Leaving the Orphanage

On an otherwise ordinary day, sometime in the next year, two foreigners will arrive at a place where dozens of children call home.

The foreigners don’t look the same as everyone else. Their skin is different. Their hair is different. Their clothing is different. They even talk different.

They have a few gifts: a doll, a toy car, some candy. They share something with all of the children, but it is clear that they are there for only two. A slender shy young boy, and a chubby cheeked little girl, who are brother and sister. They take the boy and girl aside and begin to tell them of a wonderful place. They show them pictures of a brick house with green shutters, and two rambunctious dogs. They show them glimpses of the playground at their church, and pictures of many people with smiling faces.

These foreigners seem nice. They smile. They hug. But they also try to convince the boy and girl that there is a better home — the one in the pictures — that they want to take them to.  They will be leaving everything they know, riding in a big bus that flies in the air to a new continent, a new country, a new home. And they may never return to what they know.

The language barrier is difficult. There are translators, but they don’t seem to be doing an adequate job because the children seem afraid. If only they knew what was waiting for them on the other side of the world, they would never hesitate to leave their home, their orphanage.

Will the orphans ever trust the foreigners enough to leave their orphanage behind?

Over 2000 years ago, a foreigner came to earth. He looked different. He talked differently. He brought with Him small glimpses of the home where He had come from: miracles of healing, wholeness, fullness. But the miracles were merely representations of the place from which He had come, not the destination itself.

In fact, He has come to adopt us, to set us free from our captivity to sin and to give us the freedom and comfort of a son, rather than the imprisonment and rejection of an orphan.

Yet in spite of the glimpses of wholeness and healing that He has brought to the orphanage to demonstrate our real home, the temptation is to remain in the orphanage. The walls have become familiar. What could feel like imprisonment has come to feel more like, well, like . . . home.  

Even if we do leave the orphanage, the temptation to return is powerful, especially when we are challenged to live beyond what is natural to us. After all, it’s hard to believe there is a Kingdom waiting for us when the orphanage is all we have ever known.

“We don’t fully believe that our new Father will feed us, so we hang on to our scraps and long for the regimented schedules of the orphanage from which we’ve come. And when our Father pushes us along to new tastes, we pout that he’s not good to us. But he’s readying us for glory, preparing us to take our place on thrones as heirs.” — Russell Moore in Adopted for Life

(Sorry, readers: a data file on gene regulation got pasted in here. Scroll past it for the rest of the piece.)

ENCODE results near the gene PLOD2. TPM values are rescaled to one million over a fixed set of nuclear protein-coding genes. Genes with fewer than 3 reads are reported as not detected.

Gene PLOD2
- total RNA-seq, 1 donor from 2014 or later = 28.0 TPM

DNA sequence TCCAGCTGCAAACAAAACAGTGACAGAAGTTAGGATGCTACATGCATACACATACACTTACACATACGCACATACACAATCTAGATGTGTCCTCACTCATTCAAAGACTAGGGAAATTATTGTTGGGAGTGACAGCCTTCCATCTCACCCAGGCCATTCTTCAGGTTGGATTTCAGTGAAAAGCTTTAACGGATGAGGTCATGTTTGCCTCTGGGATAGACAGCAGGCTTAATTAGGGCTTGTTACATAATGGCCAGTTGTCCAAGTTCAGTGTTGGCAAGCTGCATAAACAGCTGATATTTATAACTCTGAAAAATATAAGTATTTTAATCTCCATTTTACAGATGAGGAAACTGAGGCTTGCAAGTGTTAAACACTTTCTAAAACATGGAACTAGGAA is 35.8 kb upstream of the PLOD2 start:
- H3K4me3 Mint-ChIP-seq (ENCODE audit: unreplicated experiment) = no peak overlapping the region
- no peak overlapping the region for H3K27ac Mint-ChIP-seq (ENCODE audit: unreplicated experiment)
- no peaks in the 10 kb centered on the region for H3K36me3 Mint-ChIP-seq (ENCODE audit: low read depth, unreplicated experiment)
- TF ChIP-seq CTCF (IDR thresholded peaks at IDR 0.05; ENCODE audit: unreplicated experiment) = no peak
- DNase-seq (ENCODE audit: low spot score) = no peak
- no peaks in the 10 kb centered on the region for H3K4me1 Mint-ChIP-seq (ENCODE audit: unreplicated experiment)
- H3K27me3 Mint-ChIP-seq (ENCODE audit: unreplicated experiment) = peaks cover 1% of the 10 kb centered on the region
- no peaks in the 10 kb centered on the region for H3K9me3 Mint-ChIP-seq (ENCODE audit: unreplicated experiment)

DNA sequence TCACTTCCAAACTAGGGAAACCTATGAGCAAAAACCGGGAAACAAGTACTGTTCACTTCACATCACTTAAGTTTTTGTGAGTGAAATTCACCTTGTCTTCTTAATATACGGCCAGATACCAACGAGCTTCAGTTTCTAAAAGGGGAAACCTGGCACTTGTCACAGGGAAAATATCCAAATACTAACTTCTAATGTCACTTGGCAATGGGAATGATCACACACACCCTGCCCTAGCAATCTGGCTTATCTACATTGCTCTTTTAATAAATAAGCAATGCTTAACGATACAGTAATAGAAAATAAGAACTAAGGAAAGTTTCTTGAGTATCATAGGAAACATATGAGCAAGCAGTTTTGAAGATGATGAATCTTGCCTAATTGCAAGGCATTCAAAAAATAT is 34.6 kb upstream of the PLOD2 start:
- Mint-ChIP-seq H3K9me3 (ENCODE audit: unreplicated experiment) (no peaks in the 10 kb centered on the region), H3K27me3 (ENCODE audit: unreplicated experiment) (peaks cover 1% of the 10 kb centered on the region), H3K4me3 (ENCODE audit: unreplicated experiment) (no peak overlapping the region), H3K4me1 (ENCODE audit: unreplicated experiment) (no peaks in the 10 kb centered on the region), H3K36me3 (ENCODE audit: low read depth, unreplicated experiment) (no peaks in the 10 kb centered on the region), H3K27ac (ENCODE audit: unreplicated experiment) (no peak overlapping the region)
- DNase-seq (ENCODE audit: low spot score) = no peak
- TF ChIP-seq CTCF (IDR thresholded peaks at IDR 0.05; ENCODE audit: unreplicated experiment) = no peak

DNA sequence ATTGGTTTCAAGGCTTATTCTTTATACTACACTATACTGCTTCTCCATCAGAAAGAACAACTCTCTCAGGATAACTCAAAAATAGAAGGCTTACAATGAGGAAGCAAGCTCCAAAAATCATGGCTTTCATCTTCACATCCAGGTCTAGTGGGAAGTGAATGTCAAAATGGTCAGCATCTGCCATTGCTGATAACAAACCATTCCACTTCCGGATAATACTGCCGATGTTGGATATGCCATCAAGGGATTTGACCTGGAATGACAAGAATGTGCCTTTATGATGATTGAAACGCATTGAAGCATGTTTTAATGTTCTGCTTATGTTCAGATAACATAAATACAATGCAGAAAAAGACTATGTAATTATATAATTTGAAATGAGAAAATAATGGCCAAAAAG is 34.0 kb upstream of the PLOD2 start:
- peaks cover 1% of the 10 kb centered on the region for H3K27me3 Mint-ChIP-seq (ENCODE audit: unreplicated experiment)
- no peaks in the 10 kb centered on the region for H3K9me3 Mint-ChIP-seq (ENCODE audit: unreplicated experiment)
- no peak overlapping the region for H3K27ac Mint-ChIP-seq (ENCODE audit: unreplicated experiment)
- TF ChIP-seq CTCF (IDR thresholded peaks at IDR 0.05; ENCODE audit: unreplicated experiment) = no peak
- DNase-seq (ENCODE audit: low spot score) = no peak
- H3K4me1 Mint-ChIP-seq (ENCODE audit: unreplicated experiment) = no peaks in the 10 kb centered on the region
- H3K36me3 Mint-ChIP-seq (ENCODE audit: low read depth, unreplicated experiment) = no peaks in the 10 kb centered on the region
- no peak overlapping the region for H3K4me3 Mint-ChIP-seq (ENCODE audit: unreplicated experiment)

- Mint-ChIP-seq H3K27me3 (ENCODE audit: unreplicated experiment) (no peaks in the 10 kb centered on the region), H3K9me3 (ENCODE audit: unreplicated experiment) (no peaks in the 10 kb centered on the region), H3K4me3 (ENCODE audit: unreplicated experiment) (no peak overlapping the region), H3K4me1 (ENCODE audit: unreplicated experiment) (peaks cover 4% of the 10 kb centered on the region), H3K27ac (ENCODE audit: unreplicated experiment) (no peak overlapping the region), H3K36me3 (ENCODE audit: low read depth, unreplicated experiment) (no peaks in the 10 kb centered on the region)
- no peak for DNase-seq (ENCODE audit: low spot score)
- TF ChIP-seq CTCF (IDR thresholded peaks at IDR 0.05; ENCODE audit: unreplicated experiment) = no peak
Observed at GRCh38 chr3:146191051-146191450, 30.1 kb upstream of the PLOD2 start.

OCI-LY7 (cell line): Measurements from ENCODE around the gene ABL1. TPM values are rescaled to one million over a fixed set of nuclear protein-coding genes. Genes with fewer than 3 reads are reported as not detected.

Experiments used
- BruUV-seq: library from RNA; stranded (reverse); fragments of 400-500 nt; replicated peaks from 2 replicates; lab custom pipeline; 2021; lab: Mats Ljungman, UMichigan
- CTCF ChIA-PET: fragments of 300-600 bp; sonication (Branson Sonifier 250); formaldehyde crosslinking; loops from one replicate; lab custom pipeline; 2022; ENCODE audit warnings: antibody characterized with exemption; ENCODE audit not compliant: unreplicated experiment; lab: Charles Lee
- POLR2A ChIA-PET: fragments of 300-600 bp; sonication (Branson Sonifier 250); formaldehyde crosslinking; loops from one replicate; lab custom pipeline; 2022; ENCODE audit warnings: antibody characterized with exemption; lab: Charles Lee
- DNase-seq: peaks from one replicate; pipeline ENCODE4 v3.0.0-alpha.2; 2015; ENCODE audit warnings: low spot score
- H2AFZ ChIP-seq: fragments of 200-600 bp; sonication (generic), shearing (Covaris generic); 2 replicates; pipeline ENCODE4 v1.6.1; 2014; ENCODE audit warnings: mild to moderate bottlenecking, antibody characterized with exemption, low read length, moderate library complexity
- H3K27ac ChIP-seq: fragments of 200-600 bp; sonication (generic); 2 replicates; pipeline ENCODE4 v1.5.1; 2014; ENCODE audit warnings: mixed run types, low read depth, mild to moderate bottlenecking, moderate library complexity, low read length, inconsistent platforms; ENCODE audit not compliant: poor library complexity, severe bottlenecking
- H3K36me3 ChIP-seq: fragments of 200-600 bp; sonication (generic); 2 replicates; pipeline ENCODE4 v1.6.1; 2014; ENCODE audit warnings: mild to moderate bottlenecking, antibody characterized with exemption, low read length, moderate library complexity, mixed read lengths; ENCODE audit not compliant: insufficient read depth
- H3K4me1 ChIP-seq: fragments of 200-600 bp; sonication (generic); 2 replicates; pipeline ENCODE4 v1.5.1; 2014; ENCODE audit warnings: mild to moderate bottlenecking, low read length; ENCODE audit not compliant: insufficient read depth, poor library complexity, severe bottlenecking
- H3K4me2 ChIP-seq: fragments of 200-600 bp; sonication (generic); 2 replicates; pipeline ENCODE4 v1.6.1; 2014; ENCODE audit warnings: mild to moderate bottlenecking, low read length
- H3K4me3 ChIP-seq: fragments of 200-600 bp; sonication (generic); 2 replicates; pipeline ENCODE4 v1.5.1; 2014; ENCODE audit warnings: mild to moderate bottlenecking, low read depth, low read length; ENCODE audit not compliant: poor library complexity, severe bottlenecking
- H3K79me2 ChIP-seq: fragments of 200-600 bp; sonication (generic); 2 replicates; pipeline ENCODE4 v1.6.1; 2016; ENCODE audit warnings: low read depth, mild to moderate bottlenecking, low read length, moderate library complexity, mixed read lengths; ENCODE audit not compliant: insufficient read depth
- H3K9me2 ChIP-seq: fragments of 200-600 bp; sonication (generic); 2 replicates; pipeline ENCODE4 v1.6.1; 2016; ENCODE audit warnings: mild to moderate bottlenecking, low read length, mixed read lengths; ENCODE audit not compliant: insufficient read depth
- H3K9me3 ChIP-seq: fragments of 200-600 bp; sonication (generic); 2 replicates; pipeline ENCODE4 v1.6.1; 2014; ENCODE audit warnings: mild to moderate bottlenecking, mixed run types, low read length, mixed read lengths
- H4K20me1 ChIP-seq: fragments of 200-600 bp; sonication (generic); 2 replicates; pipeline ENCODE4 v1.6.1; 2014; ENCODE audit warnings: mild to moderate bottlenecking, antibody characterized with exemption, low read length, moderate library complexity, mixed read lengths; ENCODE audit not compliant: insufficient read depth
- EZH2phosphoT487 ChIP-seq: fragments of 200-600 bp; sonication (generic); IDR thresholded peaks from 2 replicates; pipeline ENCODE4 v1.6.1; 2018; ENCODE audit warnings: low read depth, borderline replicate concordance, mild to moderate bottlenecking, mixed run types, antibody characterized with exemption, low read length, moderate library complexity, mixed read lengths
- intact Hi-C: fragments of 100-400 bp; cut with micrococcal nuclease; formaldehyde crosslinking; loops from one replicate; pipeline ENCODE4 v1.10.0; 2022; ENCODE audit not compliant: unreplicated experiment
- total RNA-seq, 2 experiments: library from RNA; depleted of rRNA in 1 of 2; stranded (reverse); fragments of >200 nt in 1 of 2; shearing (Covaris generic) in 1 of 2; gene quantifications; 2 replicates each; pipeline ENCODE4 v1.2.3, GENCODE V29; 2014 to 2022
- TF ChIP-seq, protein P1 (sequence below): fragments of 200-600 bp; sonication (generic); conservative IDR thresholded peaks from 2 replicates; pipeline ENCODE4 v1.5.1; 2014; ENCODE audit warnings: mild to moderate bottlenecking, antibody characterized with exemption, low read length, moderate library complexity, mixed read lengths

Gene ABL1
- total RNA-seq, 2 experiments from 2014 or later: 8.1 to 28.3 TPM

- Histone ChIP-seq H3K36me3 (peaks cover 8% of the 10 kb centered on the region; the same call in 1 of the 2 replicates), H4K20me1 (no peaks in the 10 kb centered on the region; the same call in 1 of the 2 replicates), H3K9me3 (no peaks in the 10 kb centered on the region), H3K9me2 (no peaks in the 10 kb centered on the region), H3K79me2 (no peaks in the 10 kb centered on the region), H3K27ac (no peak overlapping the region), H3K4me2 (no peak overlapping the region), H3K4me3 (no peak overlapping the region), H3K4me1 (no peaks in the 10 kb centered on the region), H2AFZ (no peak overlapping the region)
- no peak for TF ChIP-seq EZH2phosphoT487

We all have been invited out of the orphanage, and into Adoption, but we must decide: Are we willing to leave the orphanage behind?

“It is obvious what kind of life develops out of trying to get your own way all the time: repetitive, loveless, cheap sex; a stinking accumulation of mental and emotional garbage; frenzied and joyless grabs for happiness; trinket gods; magic-show religion; paranoid loneliness; cutthroat competition; all-consuming-yet-never-satisfied wants; a brutal temper; an impotence to love or be loved; divided homes and divided lives; small-minded and lopsided pursuits; the vicious habit of depersonalizing everyone into a rival; uncontrolled and uncontrollable addictions; ugly parodies of community. I could go on.

   This isn’t the first time I have warned you, you know. If you use your freedom this way, you will not inherit God’s kingdom.

 But what happens when we live God’s way? He brings gifts into our lives, much the same way that fruit appears in an orchard—things like affection for others, exuberance about life, serenity. We develop a willingness to stick with things, a sense of compassion in the heart, and a conviction that a basic holiness permeates things and people. We find ourselves involved in loyal commitments, not needing to force our way in life, able to marshal and direct our energies wisely.”

Galatians 5: 19-23, The Message

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One thought on “Leaving the Orphanage

  1. You will teach them about hockey. They will teach you about soccer. Same game, essentially, one being hot weather & one cold. You will have much in common.

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